“Do you know what a trailer park* is?” Professor Becker smiled as he threw the question across the dinner table during a FINvite.

“Yes,” I paused, somewhat defensively, “I lived in one.”

The trailer home where I spent my teenage years. An elusive façade of affordability.

“Oh…,” He had a look on his face that I would never forget, a curious, deliberate gaze. “Well, why don’t you come research for me?”  And that, kids, is how you get a research job.

Thus began the story of how I became a trailer park research enthusiast with Dr. Becker. (Actually we just call him Charlie.)

*For our purposes, trailer parks = mobile homes = manufactured housing

Due to increasing demand for affordable housingabout 20 million Americans live in mobile homes even though trailer park management might be anything but fair. Here’s how it works:

In a community like this, tenants typically own the manufactured structures that are their homes (Homeownership! The American Dream!) but not the land under it, and once they’re dropped off, mobile homes are not very mobile because it costs about $3,000 to relocate.

The low-to-moderate income tenants are often subjected to increasing monthly land rents after being lured in by the predatory sales practices, at which point they often can’t afford to relocate to another park (that could have exploitative rents anyway).

Here’s how Charlie explains it (2:27 Video):

How could anyone voluntarily subject oneself to living with such fishy property rights?

Caitlin Gorback (Duke ’11), who recently left the NY Federal Reserve for the Wharton School of business, wrote a thesis on trailer parks economics under Charlie Becker’s mentorship to answer this very question.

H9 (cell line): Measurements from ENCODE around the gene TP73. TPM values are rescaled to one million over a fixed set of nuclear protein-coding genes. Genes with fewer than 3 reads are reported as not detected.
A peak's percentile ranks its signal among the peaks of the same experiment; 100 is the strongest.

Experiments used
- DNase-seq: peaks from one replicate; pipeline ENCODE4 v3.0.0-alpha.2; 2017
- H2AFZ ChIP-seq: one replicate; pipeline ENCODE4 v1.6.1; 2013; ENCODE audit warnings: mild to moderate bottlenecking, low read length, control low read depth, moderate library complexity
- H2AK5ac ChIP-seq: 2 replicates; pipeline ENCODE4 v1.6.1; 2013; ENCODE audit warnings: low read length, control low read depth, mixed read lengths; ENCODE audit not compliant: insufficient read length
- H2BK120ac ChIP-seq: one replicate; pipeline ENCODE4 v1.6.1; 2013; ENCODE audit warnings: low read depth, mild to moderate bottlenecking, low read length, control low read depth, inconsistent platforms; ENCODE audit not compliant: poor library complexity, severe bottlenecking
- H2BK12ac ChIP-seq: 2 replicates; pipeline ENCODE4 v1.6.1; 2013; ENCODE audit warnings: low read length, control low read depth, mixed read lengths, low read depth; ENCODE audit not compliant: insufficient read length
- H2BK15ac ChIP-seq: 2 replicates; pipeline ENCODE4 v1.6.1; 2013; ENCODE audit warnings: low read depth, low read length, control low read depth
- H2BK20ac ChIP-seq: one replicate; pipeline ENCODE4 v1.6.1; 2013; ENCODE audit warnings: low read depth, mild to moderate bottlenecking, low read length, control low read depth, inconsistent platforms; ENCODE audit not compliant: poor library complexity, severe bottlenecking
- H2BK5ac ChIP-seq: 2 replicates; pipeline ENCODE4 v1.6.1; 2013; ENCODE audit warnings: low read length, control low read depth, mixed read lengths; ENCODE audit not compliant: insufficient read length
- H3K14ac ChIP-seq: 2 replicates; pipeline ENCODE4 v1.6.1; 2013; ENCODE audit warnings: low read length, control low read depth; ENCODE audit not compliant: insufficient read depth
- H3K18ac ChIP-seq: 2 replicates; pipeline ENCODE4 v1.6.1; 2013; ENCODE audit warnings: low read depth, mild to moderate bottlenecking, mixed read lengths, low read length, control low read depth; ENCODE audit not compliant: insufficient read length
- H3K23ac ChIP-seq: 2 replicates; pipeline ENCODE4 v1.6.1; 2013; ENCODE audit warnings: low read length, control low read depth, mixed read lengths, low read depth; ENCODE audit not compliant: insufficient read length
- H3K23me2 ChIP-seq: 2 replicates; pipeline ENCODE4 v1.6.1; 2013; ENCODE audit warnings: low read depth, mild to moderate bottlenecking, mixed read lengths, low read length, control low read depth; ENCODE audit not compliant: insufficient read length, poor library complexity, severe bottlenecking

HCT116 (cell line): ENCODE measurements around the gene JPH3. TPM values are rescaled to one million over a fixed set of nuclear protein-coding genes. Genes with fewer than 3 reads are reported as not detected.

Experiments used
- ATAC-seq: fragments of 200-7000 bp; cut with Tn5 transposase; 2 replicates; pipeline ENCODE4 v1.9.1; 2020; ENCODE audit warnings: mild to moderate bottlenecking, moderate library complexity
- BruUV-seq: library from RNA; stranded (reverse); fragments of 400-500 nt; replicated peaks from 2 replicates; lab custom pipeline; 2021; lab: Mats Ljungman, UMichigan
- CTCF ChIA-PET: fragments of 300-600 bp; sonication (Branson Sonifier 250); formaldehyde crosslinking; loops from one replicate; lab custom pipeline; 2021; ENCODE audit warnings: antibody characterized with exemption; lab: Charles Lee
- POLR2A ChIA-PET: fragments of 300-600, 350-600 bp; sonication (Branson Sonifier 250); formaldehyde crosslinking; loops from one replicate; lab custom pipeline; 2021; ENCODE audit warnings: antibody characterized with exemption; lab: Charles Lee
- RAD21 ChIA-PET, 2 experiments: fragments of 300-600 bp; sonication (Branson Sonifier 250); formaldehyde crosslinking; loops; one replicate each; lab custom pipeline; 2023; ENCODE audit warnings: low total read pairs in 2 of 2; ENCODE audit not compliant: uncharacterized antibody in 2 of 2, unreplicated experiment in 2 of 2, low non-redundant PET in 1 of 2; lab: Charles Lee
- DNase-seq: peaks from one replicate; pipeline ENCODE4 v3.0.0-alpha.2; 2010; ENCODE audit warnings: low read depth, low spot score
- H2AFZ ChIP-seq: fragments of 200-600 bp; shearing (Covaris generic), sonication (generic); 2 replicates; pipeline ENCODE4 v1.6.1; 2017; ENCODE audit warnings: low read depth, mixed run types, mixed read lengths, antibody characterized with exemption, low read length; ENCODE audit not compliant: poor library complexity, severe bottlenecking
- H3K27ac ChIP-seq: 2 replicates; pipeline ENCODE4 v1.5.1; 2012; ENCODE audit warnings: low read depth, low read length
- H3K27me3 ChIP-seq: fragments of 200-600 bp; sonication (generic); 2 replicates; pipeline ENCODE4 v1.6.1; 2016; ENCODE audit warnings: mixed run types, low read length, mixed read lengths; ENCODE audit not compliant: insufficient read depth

Photo Credit: Duke Economics

Gorback modelled the mixed-ownership method to explain how the tenant-owned-house and park owner-owned-land arrangement might maximize profit and utility for both owners and tenants: The park owners benefit from not having any toilets to fix because the tenants own the housing structures. The tenants benefit from sharing a form of governance because the park owner who owns the land has the authority to control unruly neighbors.

This creates the possibility of a mutually-beneficial scenario, where the management provides the governing structure needed to maintain a homogenous tenant base within trailer parks. This is beneficial for tenants, since they typically prefer neighbors with similar habits. So it happens that there is within-park homogeneity and inter-park heterogeneity, such as retiree trailer parks, family-friendly trailer parks, and so on. Wow! Science.

Charlie first got into trailer parks after witnessing a horrendous case of mismanagement first-hand. A relatively large trailer park changed hands shortly before the financial crisis. After suffering substantial losses and being barred from reselling, the new owner sought revenge by doubling rents, devastating the tenants. “It’s a tough story,” he said, “and also interesting to an economist… where else do you find people entrusting a valuable asset to someone else who might render it worthless?”

Before his obsession with trailer parks research, Charlie has consulted for The World Bank, advised the government of Kazakhstan on social security, and helped fix the higher education system in Ukraine by chairing the International Academic Board.

Stay tuned for Charlie’s forthcoming book with Caitlin and research with Ashley Yea on trailer park valuation and nearby apartment rents. In the meantime, check out why Charlie endorses President Obama’s plan of racially integrating neighborhoods and read up on his do’s and don’ts of purchasing a home.

You can also find Charlie busy running the unique Master of Science in Economics and Computation (MSEC) at Duke, teaching Urban Economics to undergraduates, or masterfully making fun of his students’ socks.

Exhibit A:


By YunChu Huang, Duke 2016